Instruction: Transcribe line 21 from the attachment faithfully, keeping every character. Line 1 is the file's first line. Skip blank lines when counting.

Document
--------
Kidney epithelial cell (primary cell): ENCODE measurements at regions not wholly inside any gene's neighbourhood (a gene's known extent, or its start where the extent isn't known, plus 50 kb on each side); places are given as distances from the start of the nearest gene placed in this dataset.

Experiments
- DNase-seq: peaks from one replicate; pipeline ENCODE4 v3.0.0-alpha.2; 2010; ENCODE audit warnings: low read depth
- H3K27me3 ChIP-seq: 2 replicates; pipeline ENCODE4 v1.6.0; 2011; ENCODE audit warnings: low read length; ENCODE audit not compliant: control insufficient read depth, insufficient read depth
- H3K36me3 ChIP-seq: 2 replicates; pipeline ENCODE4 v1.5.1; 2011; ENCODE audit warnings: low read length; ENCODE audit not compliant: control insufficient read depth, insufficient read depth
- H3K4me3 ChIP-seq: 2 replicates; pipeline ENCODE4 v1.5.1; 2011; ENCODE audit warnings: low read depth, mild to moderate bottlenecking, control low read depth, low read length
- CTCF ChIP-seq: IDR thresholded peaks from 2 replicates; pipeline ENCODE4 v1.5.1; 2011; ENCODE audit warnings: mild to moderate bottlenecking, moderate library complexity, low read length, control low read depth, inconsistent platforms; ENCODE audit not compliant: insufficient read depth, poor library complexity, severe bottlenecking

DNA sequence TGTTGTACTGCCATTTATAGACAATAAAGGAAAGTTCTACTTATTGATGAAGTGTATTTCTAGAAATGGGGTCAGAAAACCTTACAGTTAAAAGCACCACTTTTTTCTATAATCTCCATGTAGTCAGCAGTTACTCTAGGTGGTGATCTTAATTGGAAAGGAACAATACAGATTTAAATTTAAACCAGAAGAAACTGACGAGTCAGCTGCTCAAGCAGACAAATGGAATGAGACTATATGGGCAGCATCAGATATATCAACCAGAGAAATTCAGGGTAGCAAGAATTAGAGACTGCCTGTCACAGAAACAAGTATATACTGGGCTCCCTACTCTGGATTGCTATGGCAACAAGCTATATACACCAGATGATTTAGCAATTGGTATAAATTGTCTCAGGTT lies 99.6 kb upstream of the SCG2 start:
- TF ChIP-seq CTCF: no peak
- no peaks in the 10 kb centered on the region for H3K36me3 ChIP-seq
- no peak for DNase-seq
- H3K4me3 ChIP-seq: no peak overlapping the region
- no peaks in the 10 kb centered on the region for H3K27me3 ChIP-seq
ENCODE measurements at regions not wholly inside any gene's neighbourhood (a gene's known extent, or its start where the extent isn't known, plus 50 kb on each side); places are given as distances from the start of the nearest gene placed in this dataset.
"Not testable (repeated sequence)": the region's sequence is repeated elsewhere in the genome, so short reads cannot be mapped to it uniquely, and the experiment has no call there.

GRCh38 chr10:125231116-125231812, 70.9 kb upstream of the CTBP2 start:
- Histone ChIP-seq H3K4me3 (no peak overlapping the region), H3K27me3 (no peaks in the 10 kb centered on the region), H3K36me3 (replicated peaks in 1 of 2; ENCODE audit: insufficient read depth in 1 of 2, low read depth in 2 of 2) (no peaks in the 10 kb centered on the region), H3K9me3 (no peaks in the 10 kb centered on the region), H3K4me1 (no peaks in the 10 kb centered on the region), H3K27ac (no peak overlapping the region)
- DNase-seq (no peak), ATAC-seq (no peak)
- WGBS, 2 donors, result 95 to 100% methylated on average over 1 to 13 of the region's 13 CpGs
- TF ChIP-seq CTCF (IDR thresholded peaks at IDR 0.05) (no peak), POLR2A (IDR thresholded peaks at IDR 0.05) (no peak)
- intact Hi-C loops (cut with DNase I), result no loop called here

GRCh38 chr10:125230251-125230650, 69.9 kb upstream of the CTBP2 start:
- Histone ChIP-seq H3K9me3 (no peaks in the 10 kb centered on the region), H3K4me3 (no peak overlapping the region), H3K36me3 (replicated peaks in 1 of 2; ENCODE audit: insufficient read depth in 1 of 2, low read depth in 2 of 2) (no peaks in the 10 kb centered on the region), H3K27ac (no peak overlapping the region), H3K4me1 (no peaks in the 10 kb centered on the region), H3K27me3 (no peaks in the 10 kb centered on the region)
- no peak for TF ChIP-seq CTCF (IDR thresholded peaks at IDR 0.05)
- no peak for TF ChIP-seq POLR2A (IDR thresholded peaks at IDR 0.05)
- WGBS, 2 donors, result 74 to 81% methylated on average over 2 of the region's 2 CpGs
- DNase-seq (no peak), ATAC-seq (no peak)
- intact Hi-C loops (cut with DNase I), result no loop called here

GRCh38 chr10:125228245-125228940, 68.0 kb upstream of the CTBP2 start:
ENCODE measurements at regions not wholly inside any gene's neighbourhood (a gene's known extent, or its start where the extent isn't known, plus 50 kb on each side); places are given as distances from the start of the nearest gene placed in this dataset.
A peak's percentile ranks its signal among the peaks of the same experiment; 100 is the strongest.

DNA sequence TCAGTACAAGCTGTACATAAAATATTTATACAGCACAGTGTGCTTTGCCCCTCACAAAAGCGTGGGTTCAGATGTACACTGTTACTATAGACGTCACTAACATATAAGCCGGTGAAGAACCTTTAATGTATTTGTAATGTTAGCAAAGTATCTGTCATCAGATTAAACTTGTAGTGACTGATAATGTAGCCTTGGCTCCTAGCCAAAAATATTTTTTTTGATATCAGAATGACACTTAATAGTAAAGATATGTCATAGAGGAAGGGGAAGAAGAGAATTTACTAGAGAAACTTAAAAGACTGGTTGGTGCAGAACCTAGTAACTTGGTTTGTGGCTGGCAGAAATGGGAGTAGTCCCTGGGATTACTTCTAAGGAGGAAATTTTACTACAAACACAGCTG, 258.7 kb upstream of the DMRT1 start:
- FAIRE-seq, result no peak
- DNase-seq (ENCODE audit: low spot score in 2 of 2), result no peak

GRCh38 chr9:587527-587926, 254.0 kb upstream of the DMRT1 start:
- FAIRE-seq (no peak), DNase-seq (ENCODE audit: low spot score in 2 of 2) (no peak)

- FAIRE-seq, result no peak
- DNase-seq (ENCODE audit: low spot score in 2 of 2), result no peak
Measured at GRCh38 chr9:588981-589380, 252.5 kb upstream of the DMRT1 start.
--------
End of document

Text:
- intact Hi-C loops (cut with DNase I), result no loop called here